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Lesser: How We’re Fighting Our Western MA ‘Hunger Epidemic’

Every morning, a truck pulls up to Atlas Farm in Deerfield. It gets loaded up with fresh vegetables, and heads to the Food Bank of Western Massachusetts.

Another Western Mass farm, Our Family Farm in Greenfield, provides fresh milk to food banks across the state.

This partnership, the Massachusetts Emergency Food Assistance Program (MEFAP), has supported our local farmers, linked diverse
communities like Hatfield and Springfield together — and helped feed thousands of our neighbors who go hungry every month.

“Hunger is a hidden epidemic in this country,” Andrew Morehouse, executive director of the Food Bank of Western Massachusetts, has said.

And he’s right.

But the problem is visible if you look hard enough here in Western Mass. The average number of people in Hampden County seeking extra food each month because they can’t afford enough is more than 44,000. In Hampshire County, it is more than 15,000, according to data from the Food Bank of Western Mass.

A third of these are children.

In addition to children, another vulnerable group is the elderly, many of whom rely on Meals on Wheels, a federal food delivery program. Cuts to this program in the federal budget compound our region’s hunger epidemic — and make it that much more urgent for Massachusetts to fill the gap for our families.

That is why fighting hunger is so important to me.

Earlier this year, Rep. Peter Kocot and I sponsored budget amendments in the House and Senate to increase funding for MEFAP and provide two million more meals than last year. MEFAP is responsible for a fourth of the food that is distributed by the Food Bank of Western Massachusetts, serving as both a vital source of income for our local farmers and a lifeline to the hungry and homeless in Massachusetts.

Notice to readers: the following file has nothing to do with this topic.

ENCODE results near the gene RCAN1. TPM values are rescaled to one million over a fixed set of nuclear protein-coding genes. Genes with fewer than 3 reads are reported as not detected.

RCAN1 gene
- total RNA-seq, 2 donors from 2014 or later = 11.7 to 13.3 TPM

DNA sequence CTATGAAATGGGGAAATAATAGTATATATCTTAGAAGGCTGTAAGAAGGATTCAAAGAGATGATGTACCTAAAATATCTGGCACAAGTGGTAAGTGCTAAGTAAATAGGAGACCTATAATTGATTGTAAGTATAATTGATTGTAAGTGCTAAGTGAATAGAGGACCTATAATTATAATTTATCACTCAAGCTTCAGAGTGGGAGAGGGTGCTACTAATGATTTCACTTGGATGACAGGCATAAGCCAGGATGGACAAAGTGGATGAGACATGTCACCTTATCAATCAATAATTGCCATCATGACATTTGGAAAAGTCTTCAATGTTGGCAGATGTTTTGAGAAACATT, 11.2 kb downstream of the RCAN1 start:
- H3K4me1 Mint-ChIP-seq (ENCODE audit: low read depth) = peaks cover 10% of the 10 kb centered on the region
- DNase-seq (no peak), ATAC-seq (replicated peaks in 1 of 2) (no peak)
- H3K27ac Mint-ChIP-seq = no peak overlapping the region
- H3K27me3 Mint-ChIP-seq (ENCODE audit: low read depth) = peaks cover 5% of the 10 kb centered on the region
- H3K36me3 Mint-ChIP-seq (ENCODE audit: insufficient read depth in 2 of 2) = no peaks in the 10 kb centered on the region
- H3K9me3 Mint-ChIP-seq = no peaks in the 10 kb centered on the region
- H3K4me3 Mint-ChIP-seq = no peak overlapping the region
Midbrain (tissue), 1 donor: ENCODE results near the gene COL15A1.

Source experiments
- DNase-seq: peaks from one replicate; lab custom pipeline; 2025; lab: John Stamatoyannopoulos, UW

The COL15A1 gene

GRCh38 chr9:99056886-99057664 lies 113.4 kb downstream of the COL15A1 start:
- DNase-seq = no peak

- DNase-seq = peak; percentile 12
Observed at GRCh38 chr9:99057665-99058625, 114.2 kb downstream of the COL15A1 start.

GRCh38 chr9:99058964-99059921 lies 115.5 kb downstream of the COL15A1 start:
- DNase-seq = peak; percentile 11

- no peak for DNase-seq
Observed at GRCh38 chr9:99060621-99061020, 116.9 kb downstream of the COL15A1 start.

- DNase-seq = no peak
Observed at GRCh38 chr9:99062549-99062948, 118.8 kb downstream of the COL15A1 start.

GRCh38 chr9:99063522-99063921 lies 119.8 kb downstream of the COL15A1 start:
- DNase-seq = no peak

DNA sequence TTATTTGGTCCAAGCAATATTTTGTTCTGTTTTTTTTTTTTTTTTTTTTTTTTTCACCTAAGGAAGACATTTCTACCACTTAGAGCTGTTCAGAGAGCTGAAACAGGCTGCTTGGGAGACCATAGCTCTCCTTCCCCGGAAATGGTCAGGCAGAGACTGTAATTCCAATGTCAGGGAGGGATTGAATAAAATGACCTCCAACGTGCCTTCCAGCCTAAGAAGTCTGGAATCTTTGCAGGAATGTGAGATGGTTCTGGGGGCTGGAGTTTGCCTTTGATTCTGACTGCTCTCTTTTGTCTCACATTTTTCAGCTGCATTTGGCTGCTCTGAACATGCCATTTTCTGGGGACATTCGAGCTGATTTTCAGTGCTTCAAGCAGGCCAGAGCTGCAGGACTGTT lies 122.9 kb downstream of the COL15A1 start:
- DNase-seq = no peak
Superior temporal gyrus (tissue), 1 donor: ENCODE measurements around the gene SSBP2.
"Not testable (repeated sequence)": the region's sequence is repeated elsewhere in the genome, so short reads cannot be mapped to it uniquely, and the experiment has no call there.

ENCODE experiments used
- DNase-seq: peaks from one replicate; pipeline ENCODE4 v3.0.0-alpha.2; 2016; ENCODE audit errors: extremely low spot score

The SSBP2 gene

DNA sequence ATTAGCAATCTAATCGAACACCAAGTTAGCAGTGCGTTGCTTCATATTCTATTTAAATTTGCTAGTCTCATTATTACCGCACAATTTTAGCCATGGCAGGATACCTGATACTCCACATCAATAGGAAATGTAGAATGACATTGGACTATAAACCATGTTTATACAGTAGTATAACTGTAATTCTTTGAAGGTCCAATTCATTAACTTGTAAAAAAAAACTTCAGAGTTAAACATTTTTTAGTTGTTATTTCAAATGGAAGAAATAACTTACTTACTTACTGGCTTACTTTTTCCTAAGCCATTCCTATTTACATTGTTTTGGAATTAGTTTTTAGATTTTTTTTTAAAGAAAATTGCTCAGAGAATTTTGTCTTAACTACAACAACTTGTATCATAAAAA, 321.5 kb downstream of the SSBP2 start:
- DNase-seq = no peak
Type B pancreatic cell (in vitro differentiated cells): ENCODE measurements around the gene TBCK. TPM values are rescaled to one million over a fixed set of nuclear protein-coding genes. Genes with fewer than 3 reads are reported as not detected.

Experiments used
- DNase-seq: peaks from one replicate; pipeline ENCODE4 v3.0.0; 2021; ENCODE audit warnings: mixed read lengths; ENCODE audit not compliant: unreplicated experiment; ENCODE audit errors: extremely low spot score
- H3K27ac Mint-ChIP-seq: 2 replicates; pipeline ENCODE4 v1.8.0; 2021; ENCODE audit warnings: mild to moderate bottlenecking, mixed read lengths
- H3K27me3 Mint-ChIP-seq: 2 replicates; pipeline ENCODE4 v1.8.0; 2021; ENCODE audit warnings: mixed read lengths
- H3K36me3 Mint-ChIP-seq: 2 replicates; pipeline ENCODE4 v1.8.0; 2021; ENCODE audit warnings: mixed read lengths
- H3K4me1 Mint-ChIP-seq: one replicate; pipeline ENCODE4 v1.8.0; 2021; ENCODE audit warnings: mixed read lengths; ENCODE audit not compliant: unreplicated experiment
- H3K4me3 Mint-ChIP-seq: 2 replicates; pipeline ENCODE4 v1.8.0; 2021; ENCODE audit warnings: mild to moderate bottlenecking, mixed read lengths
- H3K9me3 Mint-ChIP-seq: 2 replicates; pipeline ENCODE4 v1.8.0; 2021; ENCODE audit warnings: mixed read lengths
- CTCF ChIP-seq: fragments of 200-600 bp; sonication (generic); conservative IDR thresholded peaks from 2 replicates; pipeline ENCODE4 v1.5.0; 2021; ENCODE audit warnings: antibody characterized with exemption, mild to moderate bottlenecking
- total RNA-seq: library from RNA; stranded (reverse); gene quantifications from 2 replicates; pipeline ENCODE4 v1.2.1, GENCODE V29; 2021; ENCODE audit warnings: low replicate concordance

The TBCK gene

I am also cosponsoring a bill introduced by Sen. Sal DiDomenico to close the “SNAP gap.” Many who are eligible for the Supplemental Nutrition Assistance Program in Massachusetts do not know they are eligible, and either go hungry or go to soup kitchens instead of receiving the help they need to pay for groceries.

This legislation would create a common application so that those applying for MassHealth could at the same time apply for the nutrition assistance they need.

Fortunately, there is plenty you can do in addition to the work being done in our state Legislature.

Start a food drive at work. Donate or volunteer for Lorraine’s Soup Kitchen in Chicopee or Rachel’s Table in Springfield. Bring clothes and food to the Springfield Rescue Mission.

On Monday, Nov. 20, come participate in the eighth annual “Monte’s March,” a community walk through Springfield, Chicopee and up to Northampton to raise money and awareness for tackling food insecurity in our region.

We have an obligation to help those who need help the most — and it is easier than you think, once you get started.

State Sen. Eric P. Lesser is Co-Chair of the Joint Committee on Economic Development & Emerging Technologies, Vice Chair of the Joint Committee on Financial Services, and leads Millennial Outreach for the Massachusetts State Senate. He represents the First Hampden & Hampshire District in Western Massachusetts. This is an opinion piece, and the views and opinions expressed are not necessarily those of the Longmeadow News or its staff. Opposing viewpoints are welcomed and encouraged. Email pressreleases@thelongmeadownews.com for more information.